"Sometimes, even a brilliant tactician can be too clever by half."
I'm not sure when "Harper, the brilliant tactician" became part of the Canadian political vocabulary, but it seems the assumption has taken root. Can you really prescribe the label "brilliant tactician" to someone, who, despite a budgetary balance sheet to die for, a great economy, an official opposition in almost unprecedented turmoil, can't raise his popularity to the weak minority status he won in an election against a tired, old Liberal Party, bereft of ideas and long on scandal? You mean the fellow who decided to wrap himself in a military mission that wasn't his choosing, despite the obvious political pitfalls? You mean the guy who sat on his hands for months, despite the fact poll after poll showed the environment as a frontburner issue, then released one of the biggest turds in legislative history, from a over her head Minister of his choosing?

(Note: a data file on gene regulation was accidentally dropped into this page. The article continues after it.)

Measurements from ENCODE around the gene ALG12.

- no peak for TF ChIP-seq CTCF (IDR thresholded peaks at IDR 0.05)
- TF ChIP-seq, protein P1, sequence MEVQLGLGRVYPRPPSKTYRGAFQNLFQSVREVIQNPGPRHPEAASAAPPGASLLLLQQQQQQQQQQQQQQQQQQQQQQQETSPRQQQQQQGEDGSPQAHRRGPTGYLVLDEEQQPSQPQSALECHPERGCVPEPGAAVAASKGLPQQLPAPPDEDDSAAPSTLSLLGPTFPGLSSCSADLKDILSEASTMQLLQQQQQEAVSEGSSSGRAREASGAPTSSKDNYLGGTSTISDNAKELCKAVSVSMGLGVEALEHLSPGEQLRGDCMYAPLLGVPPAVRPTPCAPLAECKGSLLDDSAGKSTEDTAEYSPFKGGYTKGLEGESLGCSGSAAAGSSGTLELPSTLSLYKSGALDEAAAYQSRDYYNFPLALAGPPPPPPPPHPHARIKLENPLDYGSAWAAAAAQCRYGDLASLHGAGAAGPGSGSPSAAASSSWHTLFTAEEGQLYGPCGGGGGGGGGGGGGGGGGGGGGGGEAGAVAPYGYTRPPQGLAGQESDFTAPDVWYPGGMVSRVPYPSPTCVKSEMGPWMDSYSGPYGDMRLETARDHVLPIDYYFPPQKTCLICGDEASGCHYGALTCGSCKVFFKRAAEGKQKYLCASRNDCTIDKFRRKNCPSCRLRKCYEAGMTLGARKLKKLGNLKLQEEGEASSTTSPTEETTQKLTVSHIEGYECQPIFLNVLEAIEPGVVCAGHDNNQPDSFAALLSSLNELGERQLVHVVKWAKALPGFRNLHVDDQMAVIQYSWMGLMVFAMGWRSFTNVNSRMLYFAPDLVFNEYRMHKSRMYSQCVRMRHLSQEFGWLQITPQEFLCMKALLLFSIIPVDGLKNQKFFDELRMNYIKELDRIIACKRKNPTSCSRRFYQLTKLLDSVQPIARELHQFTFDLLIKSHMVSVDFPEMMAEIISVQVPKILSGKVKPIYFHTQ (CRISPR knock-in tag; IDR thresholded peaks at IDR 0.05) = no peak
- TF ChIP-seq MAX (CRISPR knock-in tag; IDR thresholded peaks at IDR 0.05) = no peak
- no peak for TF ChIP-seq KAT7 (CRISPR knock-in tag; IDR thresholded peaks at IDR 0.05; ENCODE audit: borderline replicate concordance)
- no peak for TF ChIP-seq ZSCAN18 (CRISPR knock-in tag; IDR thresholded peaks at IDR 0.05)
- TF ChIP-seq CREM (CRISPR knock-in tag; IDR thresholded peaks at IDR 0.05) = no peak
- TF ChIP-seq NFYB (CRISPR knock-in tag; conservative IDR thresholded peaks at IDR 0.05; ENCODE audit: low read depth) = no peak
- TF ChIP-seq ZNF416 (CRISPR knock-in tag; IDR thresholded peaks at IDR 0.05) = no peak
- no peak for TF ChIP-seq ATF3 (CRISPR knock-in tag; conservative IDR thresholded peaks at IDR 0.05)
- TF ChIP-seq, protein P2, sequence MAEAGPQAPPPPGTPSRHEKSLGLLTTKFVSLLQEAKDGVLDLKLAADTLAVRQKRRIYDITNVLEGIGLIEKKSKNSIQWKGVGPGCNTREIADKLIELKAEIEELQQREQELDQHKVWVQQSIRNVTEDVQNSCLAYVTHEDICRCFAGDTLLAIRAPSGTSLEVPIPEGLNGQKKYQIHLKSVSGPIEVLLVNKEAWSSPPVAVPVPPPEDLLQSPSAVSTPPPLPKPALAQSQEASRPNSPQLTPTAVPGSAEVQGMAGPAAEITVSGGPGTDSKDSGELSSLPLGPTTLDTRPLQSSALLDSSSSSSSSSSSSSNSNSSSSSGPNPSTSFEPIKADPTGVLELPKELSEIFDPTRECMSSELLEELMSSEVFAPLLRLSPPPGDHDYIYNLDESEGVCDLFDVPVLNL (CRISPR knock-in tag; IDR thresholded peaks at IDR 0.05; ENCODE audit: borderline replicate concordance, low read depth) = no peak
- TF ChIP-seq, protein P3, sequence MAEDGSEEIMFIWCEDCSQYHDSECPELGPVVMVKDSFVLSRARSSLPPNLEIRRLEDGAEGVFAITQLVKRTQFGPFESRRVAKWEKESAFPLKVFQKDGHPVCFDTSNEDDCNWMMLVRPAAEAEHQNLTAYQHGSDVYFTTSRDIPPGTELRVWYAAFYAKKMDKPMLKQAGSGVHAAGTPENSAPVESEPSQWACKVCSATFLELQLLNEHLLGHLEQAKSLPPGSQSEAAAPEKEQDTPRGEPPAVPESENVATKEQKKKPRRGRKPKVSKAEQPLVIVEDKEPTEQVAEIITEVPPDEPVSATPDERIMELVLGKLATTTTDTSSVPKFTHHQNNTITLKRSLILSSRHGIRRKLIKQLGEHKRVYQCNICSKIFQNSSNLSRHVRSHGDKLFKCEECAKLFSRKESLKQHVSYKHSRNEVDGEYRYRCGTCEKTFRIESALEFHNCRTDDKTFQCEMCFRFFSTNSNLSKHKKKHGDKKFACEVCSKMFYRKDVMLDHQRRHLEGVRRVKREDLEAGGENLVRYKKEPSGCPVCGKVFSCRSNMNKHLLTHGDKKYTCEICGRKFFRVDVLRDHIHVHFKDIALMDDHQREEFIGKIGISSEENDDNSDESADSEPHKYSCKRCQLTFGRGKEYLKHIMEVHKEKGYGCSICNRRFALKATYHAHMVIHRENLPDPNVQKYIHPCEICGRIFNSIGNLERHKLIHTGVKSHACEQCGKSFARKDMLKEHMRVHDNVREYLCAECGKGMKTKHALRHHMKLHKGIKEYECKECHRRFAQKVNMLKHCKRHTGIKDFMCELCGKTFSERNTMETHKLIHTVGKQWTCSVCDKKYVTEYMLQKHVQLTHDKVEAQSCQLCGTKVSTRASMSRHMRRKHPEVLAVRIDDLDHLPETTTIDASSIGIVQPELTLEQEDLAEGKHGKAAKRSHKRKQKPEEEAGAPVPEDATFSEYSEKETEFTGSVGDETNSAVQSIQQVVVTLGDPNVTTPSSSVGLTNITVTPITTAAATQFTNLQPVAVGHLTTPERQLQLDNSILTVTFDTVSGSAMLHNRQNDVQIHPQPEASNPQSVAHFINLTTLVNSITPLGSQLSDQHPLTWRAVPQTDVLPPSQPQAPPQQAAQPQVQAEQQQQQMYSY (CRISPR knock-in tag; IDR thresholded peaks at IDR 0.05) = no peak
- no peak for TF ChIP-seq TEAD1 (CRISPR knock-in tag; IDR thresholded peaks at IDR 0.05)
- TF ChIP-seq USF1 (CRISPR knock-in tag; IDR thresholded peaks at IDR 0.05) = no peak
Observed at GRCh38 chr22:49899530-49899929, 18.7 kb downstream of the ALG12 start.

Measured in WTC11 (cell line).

Don't get me wrong, Harper has demonstrated certain political instincts and show himself able, but for ever "master stroke" I can point to the "political tin ear" or blunder. In other words, I'm not sure the reputation is warranted. The terminology seemed to take hold as a result of the last election. No offence to our Prime Minister, but he was handed gift after timely gift, all within an overwhelming environment that sought change. Given the conditions, a weak minority is hardly a powerful statement on prowess. If staying out of the way and trying not to look scary while your opponent implodes translates to brilliance, then the term has lost most of its meaning.
I don't under-estimate Harper, but more and more people tend to over-estimate his abilities and just assume. Harper is a tactician, but given all his "moves" and the lack of any progress, I don't think he deserves the master moniker.